Ahmad Bradshaw (44) of the New York Giants against the Detroit Lions at New Meadowlands Stadium on October 17 2010 in East Rutherford New Jersey. (Photo by Nick Laham/Getty Images)
Q: Are you at all surprised with what Ahmad has been able to do this season?
A: No, stats are stats. I think what we've seen out of Ahmad is what we've always continued to see out of him. He's hard running, tough, determined. He's always been a hard runner, even when he was a rookie down the road during that Super Bowl period right then, he was probably one of the leading rushers at that time. The things that he has progressed on is learning how to protect the quarterback, being on the same page as Eli and those kinds of situations and areas. We always knew he had the potential, and the more carries you get as a running back, the better you are. He just now took it to a point to where he wants to be fed. He wants that on his back, and he wants to be the guy that makes a difference in what he does and he wants to win. That shows in how hard he runs. How is able to put all the other pieces together and how he can focus on everything and focus on holding onto the ball while he runs hard because he's so determined, that's the area where he's progressive. Targeting the anger into being even more focused. He runs mean and angry and he's ready to fight everybody off with his hands and whoever is in the way. Now, he has to learn how to be smarter but still be the same guy. It's a learning process that when you've had enough, now you have to do something. We have the tools for you, and we have another individual who was here before that he has to be the playmaker and everything they do has to be that play, but when you don't have the ball in your hands, it doesn't matter anyway. It's all there for him, it's just when is that energy going to come together and say, "Hey, that's an area that I really, really have to focus on."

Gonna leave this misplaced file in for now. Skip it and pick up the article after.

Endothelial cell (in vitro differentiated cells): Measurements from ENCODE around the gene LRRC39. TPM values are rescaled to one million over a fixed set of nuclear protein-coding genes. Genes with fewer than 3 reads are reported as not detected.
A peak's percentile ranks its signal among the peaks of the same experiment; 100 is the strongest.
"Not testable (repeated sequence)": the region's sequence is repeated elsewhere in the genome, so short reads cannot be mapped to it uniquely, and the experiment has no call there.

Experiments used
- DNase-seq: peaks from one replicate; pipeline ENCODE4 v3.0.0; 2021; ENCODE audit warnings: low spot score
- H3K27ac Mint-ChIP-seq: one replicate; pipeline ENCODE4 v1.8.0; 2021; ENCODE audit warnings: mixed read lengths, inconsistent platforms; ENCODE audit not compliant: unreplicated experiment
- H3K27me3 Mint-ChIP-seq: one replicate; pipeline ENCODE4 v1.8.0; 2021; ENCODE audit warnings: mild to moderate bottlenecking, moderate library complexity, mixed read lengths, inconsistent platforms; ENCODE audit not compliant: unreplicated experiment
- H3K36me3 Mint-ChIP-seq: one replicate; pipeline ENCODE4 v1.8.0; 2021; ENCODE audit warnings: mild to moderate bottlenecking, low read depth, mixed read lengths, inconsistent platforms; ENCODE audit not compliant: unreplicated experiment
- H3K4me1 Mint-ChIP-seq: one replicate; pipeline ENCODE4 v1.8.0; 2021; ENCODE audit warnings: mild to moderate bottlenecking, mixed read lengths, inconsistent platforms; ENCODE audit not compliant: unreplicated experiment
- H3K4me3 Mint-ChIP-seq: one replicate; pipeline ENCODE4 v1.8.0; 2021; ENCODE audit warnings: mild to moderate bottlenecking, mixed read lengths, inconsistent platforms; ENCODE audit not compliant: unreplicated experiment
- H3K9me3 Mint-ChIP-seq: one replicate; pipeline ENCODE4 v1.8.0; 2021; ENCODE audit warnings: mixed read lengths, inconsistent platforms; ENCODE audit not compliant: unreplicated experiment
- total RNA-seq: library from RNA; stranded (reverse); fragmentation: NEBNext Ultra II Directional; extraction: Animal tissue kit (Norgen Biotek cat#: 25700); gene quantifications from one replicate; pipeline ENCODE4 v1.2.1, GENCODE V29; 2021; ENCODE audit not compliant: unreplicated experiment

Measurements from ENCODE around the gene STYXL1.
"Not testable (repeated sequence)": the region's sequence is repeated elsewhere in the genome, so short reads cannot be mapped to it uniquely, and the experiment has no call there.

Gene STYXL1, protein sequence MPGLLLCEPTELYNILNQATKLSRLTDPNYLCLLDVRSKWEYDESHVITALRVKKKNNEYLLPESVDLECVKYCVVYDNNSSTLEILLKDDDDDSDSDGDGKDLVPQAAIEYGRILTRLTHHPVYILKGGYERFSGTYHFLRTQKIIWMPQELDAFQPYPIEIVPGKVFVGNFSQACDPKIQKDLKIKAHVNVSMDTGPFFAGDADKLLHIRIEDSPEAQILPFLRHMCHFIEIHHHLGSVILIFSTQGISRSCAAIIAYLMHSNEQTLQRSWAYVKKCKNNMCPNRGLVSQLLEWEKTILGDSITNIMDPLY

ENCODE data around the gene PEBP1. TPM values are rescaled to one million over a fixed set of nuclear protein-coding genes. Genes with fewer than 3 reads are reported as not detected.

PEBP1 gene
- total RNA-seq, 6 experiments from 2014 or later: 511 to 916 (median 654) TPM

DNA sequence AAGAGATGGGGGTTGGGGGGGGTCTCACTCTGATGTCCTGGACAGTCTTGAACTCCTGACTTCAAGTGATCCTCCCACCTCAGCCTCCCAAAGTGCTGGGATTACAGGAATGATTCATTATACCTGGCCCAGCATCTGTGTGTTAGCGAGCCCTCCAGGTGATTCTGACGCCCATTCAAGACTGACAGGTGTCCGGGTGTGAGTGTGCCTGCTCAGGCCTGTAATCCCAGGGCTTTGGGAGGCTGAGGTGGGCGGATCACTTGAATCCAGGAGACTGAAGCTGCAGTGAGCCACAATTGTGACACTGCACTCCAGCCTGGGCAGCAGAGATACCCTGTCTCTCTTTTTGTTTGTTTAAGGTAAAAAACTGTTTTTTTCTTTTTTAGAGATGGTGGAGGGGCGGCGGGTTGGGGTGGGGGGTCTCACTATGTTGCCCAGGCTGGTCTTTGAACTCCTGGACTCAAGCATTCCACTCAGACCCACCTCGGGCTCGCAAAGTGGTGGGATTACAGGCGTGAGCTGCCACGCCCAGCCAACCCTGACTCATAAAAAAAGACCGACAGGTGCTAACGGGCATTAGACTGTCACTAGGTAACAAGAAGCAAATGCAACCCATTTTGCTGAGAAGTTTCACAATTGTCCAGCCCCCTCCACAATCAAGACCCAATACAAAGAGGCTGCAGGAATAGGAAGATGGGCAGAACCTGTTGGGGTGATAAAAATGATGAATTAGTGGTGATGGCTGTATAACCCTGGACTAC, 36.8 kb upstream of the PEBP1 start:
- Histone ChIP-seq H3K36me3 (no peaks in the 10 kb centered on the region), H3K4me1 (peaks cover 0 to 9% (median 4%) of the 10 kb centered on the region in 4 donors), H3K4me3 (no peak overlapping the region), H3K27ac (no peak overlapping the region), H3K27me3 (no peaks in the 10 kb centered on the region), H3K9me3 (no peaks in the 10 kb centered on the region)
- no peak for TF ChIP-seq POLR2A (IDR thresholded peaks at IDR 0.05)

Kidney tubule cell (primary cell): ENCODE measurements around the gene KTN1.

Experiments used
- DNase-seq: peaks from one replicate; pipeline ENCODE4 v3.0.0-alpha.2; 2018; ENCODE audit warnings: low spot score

Q: How sure are you that Ahmad can handle the responsibilities and all those carries associated with being the number one back on this team?